What differentiates BBBS from a lot of other programs is the emphasis on long–term one–on–one encounters. When I first met my Little, she was required to read aloud a contract of the expectations of the relationship.
It was essentially a set of rules about accountability and consistency, and I had to read a similar one to her in the presence of our program's supervisor. One of the points on it was that she would never ask me if she could bring her friends to join in when I come visit to fully respect the time we have together.
“There’s a lot of different programs where you just visit a school and play with a bunch of different kids, but then for this program, you can really just have the opportunity to focus on a single child, and that’s how, I think, you can make a very strong impact,” said Jasmine.
The focus on a single Little throughout a Big's time in the program allows for the bond to grow pretty naturally and definitely pays off over the course of the match. “My sophomore year she was really, for lack of a better term, rambunctious. I know that’s like, a puppy term, but she was running around all the time and wanted to play tag, and that wasn’t really my thing,” said Dominique. “It has definitely been an experience watching her grow, just from like the fifth grade to the seventh grade, she’s matured so much. I like to think that I had a little to do with that, and that’s a really rewarding feeling.”
Unfortunately, because this is a college chapter, the matches do usually come to an end when the Big graduates, a dilemma Dominique now faces. “I can go on to be a community–based match and continue to be her Big, but it’s not guaranteed that I’ll stay in Philly. I’m trying to maneuver how I’ll handle that because she like brings it up, and I can see her get really anxious and sad, but I don’t know how to handle it yet, so that’s been pretty difficult,” said Dominique as her voice dropped. She fell silent for a bit. ”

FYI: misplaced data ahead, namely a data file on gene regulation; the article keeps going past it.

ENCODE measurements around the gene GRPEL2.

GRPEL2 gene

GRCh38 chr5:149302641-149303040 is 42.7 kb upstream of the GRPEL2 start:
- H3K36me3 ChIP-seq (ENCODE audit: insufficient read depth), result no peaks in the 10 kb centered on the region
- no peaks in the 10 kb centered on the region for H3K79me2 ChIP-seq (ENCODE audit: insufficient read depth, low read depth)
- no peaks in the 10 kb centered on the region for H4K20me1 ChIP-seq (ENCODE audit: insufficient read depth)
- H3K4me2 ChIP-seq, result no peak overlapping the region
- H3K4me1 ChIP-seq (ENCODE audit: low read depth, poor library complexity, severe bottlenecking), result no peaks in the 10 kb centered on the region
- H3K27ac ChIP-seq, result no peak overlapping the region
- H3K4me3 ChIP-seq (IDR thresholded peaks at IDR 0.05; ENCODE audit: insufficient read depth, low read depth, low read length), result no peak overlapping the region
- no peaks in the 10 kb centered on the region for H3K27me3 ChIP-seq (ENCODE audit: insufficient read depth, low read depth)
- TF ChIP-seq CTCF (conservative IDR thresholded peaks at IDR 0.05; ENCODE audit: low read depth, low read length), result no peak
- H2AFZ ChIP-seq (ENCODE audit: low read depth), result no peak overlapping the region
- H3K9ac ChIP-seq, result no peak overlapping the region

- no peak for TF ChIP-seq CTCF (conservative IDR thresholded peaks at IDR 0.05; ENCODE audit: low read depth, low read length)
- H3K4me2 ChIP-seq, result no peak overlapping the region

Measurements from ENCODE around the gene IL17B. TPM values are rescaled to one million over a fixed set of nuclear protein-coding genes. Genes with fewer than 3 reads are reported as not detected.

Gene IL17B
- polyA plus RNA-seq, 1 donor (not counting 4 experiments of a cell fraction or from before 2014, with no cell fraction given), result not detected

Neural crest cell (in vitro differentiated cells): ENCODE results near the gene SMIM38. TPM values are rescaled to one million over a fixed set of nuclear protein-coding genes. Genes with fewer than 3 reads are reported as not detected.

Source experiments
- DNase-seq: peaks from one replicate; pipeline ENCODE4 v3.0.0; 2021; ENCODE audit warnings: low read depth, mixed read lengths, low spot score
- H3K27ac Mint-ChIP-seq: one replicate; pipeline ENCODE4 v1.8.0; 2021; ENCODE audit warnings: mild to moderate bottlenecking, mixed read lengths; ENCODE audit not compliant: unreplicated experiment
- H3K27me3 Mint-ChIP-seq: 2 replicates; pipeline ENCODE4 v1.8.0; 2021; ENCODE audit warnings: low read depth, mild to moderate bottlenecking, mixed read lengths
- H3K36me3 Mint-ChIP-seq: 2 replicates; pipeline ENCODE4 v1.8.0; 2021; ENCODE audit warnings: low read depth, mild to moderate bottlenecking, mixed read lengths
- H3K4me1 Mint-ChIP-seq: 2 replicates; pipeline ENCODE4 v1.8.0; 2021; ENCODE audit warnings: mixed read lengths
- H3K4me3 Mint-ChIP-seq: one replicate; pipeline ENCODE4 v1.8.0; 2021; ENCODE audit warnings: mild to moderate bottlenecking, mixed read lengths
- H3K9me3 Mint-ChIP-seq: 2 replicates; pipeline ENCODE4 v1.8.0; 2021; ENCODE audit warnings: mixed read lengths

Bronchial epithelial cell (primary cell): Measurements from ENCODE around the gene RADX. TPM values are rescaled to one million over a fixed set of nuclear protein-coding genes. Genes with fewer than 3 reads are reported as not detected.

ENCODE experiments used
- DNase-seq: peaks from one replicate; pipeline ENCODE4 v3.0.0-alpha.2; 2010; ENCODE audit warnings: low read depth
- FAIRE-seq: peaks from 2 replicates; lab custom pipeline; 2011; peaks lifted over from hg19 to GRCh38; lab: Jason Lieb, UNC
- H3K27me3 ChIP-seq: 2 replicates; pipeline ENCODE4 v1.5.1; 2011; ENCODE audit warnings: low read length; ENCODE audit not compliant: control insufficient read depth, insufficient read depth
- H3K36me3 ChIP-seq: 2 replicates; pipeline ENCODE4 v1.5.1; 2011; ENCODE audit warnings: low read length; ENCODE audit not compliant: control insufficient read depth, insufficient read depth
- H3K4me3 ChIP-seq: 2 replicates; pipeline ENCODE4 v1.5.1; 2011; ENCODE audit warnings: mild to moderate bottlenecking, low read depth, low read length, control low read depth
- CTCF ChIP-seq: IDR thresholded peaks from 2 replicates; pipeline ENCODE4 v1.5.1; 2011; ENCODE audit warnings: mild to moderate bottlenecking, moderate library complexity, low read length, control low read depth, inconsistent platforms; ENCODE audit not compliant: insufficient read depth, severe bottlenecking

But volunteers find that the program's benefits outweigh its drawbacks. At the very least, everyone interviewed for this piece agreed that just taking the time to get off–campus and focus on something that wasn’t school or work–related helped decrease their stress levels. Plus, it can also lead to unexpected positive outcomes like it did for Jasmine, who volunteered to coach field hockey after having such a good experience with her Little: “I think after meeting her, and experiencing that relationship, I find myself volunteering more.”
In short, the program is a pretty simple way to give kids positive and stable role models in their lives. “You’ve gotten here today, wherever you are in your life, because of someone who has helped impact you. So, it’s just an opportunity for you to help impact someone else,” said Taheeb. “I feel like the Big Brothers Big Sisters program is an opportunity for any person who has learned things throughout their life, who have had mentors in their life, had someone there for them, to give back.”